Dogs are supposed to be man's best friend, but that's bound to change once they discover how people are trying to improve health care for themselves at animals' expense.
“Pets are becoming a luxury item when it comes to medicine. We're seeing a switch from basic and preventive care to more emergency care,” Dr. Kevin Cawood said, referring to rising cost of veterinary care caused by the “Affordable Care Act” – costs that must be passed along to owners who cannot go to the Obamacare web site for insurance on their pets.
And if some of Cawood's patients are deferring health care for their pets because of rising costs – his Indian Creek Veterinary Hospital at 5902 Homestead Road caters to a mostly middle- and upper-income clientele – the prognosis could be even worse for cats and dogs in less-affluent parts of town. Government and not-for-profit shelters could be hurt, too.
It wasn't necessarily supposed to turn out this way, of course, which is why it's called “the law of unintended consequences.” In order to subsidize health care for people – Obamacare imposed a 2.3 percent tax on X-ray machines, equipment used to perform tests and monitor vital signs, surgical tool, fluid pumps and other devices. Equipment specifically made for veterinary medicine is exempt, but the problem for Cawood and others like him is that most of the equipment they use on pets can also be used on their owners – and is taxed accordingly. “It's not going to be cheap to take care of animals,” he predicted.
“That (tax) may sound trivial, but if a device costs $30,000 to $40,000, it is not a trivial expense” said Dr. Douglas Aspros, former president of the 84,000-member American Veterinary Medical Association (AVMA). “We are not getting any more patients from the Affordable Care Act, and we should not be pulled into this . . . This is an additional expense . . . and we do not need to bear this burden on top of an already stressed environment.”
Cawood said the taxes could add at least a few dollars to each visit or procedure, and if that prospect is influencing pet owners' decisions, it's doing the same to veterinarians. Cawood, for example, said he may refer lab work to other clinics in order to minimize the need for equipment – a change that could save money but prolong the wait for results.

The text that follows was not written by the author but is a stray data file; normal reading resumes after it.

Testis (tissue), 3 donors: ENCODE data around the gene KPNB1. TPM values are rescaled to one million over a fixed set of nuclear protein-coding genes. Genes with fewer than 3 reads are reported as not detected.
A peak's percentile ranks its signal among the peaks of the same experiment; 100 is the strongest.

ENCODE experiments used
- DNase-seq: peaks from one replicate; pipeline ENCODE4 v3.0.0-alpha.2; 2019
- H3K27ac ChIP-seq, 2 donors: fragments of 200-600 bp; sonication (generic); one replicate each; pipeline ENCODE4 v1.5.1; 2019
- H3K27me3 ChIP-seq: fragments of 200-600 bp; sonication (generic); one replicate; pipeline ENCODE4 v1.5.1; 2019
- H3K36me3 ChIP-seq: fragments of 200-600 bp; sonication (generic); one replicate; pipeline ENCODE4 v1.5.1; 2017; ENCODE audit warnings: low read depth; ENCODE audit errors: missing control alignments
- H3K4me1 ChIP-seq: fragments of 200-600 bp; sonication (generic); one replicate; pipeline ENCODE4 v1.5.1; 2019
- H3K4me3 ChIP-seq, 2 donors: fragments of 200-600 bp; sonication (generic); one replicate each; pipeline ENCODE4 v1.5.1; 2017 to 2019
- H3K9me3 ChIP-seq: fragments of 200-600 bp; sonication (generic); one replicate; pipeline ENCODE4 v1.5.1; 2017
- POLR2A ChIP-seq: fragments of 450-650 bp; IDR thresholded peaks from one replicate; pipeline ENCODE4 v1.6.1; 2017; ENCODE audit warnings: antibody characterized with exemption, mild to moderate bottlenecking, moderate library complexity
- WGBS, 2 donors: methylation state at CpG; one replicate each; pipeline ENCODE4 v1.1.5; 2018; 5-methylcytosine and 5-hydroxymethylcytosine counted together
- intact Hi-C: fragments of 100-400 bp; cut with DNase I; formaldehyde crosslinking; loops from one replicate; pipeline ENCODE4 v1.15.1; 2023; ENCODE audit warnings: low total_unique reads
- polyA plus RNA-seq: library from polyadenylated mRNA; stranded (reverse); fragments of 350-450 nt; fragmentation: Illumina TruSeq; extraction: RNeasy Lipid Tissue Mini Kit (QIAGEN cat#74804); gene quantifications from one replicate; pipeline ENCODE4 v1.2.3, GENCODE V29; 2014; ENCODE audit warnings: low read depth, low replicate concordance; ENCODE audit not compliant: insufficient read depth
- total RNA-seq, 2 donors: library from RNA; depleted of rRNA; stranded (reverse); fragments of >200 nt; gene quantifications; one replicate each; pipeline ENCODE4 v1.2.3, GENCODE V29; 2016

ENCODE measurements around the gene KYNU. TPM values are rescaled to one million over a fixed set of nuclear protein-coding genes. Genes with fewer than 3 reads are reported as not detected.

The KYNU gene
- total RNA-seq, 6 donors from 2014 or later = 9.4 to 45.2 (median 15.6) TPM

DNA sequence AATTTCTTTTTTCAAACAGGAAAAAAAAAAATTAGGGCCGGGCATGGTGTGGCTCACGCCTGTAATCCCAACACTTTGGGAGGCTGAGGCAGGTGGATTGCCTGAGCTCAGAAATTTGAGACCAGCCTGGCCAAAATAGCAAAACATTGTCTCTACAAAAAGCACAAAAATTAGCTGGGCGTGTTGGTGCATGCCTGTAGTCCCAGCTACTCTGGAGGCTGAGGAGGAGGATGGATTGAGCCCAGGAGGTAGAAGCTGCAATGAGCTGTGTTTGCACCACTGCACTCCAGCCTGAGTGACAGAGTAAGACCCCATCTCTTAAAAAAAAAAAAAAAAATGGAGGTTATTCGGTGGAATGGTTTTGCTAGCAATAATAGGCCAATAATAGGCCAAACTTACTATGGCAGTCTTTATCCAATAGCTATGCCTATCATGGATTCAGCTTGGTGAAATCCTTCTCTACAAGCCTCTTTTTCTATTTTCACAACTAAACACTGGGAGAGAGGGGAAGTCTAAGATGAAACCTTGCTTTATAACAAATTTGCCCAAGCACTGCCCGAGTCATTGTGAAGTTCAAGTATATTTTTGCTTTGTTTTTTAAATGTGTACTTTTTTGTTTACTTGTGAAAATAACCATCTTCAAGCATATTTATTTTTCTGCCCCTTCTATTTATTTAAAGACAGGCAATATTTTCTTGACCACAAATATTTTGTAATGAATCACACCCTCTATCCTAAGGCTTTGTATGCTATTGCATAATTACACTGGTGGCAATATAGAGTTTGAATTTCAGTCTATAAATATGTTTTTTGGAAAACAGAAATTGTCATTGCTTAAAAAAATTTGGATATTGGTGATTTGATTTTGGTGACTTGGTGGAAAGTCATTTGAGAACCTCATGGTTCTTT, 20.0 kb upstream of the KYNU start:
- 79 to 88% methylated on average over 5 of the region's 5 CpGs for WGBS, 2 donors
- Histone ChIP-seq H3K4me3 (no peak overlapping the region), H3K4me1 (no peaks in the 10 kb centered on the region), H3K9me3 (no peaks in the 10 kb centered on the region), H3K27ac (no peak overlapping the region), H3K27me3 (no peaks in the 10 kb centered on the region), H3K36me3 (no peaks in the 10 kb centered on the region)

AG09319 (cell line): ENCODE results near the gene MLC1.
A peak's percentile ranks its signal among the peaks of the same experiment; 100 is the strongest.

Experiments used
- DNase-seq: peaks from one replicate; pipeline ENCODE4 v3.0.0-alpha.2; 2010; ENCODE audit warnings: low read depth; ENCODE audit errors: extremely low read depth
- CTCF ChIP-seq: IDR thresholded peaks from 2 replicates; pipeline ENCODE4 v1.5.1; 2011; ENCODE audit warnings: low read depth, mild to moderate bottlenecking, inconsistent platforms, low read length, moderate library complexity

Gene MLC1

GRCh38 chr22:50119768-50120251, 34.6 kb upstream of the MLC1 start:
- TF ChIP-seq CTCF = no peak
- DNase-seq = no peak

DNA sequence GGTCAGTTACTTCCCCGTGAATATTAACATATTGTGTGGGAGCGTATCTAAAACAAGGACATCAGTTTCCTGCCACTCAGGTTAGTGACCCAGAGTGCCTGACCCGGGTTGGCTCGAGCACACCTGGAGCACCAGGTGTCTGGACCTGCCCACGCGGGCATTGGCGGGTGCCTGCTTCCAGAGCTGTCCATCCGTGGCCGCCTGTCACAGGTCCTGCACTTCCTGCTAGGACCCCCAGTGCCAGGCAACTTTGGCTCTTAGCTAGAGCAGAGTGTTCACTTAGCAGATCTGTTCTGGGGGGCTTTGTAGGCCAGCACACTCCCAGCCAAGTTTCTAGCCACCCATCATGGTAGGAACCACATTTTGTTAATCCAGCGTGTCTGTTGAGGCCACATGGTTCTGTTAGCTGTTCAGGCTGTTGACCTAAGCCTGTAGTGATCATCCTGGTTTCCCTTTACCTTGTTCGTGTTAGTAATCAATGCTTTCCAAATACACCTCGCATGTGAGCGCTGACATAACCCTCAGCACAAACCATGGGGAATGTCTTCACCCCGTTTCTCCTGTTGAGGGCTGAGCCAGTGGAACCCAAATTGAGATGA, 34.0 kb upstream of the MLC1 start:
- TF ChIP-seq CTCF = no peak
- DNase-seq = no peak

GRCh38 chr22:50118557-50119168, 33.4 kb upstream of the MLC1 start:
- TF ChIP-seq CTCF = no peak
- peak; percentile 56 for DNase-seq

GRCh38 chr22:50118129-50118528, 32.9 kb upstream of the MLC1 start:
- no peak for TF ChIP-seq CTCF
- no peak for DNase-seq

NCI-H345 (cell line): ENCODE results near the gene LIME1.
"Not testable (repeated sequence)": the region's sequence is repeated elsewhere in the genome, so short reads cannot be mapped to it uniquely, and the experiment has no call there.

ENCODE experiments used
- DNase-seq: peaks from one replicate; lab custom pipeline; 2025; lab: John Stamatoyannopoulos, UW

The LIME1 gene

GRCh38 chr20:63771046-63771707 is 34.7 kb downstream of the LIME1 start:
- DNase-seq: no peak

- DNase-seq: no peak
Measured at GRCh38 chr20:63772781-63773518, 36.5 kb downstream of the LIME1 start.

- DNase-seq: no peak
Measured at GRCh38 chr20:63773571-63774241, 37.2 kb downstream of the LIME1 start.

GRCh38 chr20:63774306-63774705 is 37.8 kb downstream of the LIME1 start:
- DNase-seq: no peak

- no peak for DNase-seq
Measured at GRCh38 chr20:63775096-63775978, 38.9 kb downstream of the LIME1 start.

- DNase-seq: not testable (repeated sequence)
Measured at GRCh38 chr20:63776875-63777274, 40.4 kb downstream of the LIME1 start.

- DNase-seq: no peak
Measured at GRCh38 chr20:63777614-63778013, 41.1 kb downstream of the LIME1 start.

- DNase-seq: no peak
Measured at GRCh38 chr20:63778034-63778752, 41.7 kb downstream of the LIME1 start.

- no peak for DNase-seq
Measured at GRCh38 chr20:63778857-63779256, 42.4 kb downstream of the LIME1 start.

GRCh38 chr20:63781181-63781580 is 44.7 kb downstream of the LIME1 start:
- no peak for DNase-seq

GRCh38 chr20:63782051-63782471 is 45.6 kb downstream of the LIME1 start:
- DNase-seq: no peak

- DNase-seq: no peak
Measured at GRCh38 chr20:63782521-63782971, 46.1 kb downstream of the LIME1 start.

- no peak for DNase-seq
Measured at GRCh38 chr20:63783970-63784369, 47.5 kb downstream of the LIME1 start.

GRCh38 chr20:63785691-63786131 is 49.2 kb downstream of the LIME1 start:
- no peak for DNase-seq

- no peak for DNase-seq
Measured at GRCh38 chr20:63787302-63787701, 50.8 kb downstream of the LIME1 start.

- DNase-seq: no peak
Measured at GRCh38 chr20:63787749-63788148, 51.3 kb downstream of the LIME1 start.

What's more, Obamacare is also causing the cost of some drugs to increase dramatically – drugs used by humans and, in smaller doses, by animals.
“We've had clients say, 'We can't afford all this stuff.' We may recommend a blood screen, but they wait longer for basic care, and when they do treat it costs more,” Cawood said.
And if that sounds a lot like the counter-productive practice Obamacare was supposed to stop among humans, it is. Maybe that's because dogs and cats can't vote. Yet. Nor are most of them insured, which means their owners must either absorb higher veterinary costs – or avoid them through lack of care.
“Some people have to ask themselves, 'Do I take care of my animal or put food on the table or gas in my car?' ” Cawood said. Overall, he said, costs may increase by up to 30 percent, much of it due to the direct or indirect influence of the Affordable Care Act.
People with money will weather the storm as they always do, and Cawood said some people who can afford it are already buying health insurance for their pets. So maybe the Obama exchanges really will cover cats and dogs, with the government taxing pet food and tick spray to subsidize the rates. In the meantime, though, a bunch of helpless, innocent, trusting animals are going to suffer and maybe die just so rich college girls can get free birth control pills.
And they call Republicans heartless.